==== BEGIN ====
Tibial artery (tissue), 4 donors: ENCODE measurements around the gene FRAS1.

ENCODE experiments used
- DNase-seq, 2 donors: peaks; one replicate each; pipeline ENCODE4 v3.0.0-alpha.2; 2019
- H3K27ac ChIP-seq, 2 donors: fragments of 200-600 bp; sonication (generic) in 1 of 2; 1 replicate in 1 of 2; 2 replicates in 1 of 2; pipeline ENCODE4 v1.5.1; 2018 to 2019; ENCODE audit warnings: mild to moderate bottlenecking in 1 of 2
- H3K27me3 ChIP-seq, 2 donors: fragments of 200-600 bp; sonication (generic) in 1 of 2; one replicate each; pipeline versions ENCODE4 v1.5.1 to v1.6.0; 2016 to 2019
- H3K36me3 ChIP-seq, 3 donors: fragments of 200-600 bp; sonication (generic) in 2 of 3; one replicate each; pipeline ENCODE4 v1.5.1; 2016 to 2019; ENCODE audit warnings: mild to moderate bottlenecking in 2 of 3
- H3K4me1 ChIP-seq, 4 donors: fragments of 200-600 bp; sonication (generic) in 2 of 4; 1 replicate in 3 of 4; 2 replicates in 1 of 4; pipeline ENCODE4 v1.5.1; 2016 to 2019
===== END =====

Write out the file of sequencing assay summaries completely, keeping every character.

Tibial artery (tissue), 4 donors: ENCODE measurements around the gene FRAS1.

ENCODE experiments used
- DNase-seq, 2 donors: peaks; one replicate each; pipeline ENCODE4 v3.0.0-alpha.2; 2019
- H3K27ac ChIP-seq, 2 donors: fragments of 200-600 bp; sonication (generic) in 1 of 2; 1 replicate in 1 of 2; 2 replicates in 1 of 2; pipeline ENCODE4 v1.5.1; 2018 to 2019; ENCODE audit warnings: mild to moderate bottlenecking in 1 of 2
- H3K27me3 ChIP-seq, 2 donors: fragments of 200-600 bp; sonication (generic) in 1 of 2; one replicate each; pipeline versions ENCODE4 v1.5.1 to v1.6.0; 2016 to 2019
- H3K36me3 ChIP-seq, 3 donors: fragments of 200-600 bp; sonication (generic) in 2 of 3; one replicate each; pipeline ENCODE4 v1.5.1; 2016 to 2019; ENCODE audit warnings: mild to moderate bottlenecking in 2 of 3
- H3K4me1 ChIP-seq, 4 donors: fragments of 200-600 bp; sonication (generic) in 2 of 4; 1 replicate in 3 of 4; 2 replicates in 1 of 4; pipeline ENCODE4 v1.5.1; 2016 to 2019